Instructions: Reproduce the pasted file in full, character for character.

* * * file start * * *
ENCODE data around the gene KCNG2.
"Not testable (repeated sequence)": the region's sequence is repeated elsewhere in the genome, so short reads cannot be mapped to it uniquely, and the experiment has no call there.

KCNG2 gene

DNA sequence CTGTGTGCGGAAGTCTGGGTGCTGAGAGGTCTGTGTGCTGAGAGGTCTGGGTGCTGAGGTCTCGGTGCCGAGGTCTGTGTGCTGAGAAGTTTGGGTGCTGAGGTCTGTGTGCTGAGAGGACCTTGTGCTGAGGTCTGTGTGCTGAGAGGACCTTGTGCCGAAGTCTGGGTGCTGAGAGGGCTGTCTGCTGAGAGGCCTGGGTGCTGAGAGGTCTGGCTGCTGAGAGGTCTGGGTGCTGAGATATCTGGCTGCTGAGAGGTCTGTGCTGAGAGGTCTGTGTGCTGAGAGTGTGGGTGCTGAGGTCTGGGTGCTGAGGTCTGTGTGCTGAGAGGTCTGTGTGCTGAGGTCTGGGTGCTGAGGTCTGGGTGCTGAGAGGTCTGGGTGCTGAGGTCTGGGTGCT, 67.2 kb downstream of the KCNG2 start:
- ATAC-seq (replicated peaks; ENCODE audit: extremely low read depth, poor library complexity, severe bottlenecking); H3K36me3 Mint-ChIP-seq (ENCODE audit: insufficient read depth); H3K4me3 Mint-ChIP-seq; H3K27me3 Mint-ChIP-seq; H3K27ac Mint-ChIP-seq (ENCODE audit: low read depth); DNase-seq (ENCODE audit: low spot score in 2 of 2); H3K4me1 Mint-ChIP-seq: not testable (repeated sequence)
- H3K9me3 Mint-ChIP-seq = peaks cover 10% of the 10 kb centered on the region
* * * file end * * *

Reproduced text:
ENCODE data around the gene KCNG2.
"Not testable (repeated sequence)": the region's sequence is repeated elsewhere in the genome, so short reads cannot be mapped to it uniquely, and the experiment has no call there.

KCNG2 gene

DNA sequence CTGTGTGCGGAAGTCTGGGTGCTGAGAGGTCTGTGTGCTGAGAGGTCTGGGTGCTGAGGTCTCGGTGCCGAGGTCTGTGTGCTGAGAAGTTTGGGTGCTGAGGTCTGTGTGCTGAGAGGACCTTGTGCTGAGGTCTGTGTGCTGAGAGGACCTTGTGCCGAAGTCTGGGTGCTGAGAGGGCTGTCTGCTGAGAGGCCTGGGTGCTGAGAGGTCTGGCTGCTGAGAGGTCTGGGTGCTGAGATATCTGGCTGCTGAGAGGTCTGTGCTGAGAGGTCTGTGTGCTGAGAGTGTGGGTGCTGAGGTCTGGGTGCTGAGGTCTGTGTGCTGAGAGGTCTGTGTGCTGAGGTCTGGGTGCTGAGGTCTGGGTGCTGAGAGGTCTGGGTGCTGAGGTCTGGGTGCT, 67.2 kb downstream of the KCNG2 start:
- ATAC-seq (replicated peaks; ENCODE audit: extremely low read depth, poor library complexity, severe bottlenecking); H3K36me3 Mint-ChIP-seq (ENCODE audit: insufficient read depth); H3K4me3 Mint-ChIP-seq; H3K27me3 Mint-ChIP-seq; H3K27ac Mint-ChIP-seq (ENCODE audit: low read depth); DNase-seq (ENCODE audit: low spot score in 2 of 2); H3K4me1 Mint-ChIP-seq: not testable (repeated sequence)
- H3K9me3 Mint-ChIP-seq = peaks cover 10% of the 10 kb centered on the region